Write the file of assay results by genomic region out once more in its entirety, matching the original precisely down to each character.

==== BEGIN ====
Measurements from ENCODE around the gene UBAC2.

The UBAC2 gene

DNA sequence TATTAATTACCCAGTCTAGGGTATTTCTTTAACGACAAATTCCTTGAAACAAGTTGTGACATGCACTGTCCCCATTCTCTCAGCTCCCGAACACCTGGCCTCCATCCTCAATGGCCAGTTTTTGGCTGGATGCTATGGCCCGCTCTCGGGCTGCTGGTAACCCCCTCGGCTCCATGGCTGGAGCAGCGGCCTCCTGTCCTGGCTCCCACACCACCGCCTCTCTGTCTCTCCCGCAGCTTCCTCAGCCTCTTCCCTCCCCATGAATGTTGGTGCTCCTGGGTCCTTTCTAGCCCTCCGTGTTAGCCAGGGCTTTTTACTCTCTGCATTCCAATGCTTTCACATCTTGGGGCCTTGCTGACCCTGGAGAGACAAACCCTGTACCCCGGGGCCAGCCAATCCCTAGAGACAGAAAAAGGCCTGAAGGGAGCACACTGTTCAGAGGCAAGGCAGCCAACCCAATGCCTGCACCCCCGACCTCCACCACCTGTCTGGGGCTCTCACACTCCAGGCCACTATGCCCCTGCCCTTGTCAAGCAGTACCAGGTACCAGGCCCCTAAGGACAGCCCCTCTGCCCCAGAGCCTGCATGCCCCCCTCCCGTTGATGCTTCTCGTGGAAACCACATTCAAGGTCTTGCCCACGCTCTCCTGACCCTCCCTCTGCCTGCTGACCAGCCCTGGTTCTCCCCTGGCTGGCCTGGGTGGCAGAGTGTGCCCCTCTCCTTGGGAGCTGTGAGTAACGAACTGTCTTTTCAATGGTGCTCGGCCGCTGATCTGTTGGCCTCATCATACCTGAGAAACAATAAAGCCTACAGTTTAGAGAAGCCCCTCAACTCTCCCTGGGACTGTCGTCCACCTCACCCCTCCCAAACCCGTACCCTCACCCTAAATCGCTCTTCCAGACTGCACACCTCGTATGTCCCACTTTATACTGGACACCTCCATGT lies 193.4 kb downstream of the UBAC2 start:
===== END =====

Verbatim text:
Measurements from ENCODE around the gene UBAC2.

The UBAC2 gene

DNA sequence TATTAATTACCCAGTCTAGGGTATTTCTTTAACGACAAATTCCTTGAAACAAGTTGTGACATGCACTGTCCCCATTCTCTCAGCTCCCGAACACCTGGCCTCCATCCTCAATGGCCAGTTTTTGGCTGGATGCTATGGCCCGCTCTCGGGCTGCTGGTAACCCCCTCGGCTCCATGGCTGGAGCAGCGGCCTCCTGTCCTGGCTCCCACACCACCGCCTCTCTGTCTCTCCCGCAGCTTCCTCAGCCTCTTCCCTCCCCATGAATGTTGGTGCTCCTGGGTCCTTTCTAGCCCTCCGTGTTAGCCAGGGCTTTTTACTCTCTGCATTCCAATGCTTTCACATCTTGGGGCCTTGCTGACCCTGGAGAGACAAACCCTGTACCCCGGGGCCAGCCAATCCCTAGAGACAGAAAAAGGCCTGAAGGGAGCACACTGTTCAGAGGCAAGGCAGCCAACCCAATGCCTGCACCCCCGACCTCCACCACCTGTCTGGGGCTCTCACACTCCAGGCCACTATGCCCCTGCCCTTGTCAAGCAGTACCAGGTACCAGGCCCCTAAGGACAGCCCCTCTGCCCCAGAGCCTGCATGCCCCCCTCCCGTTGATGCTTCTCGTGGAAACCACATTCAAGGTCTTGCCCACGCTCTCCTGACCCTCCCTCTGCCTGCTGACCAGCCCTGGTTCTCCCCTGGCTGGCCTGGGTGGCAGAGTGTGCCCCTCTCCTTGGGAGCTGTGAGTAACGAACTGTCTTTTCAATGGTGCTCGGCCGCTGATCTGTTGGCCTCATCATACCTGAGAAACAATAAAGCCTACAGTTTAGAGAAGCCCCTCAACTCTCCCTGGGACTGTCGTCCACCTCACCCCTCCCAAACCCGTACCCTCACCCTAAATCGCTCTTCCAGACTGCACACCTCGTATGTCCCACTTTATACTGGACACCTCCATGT lies 193.4 kb downstream of the UBAC2 start: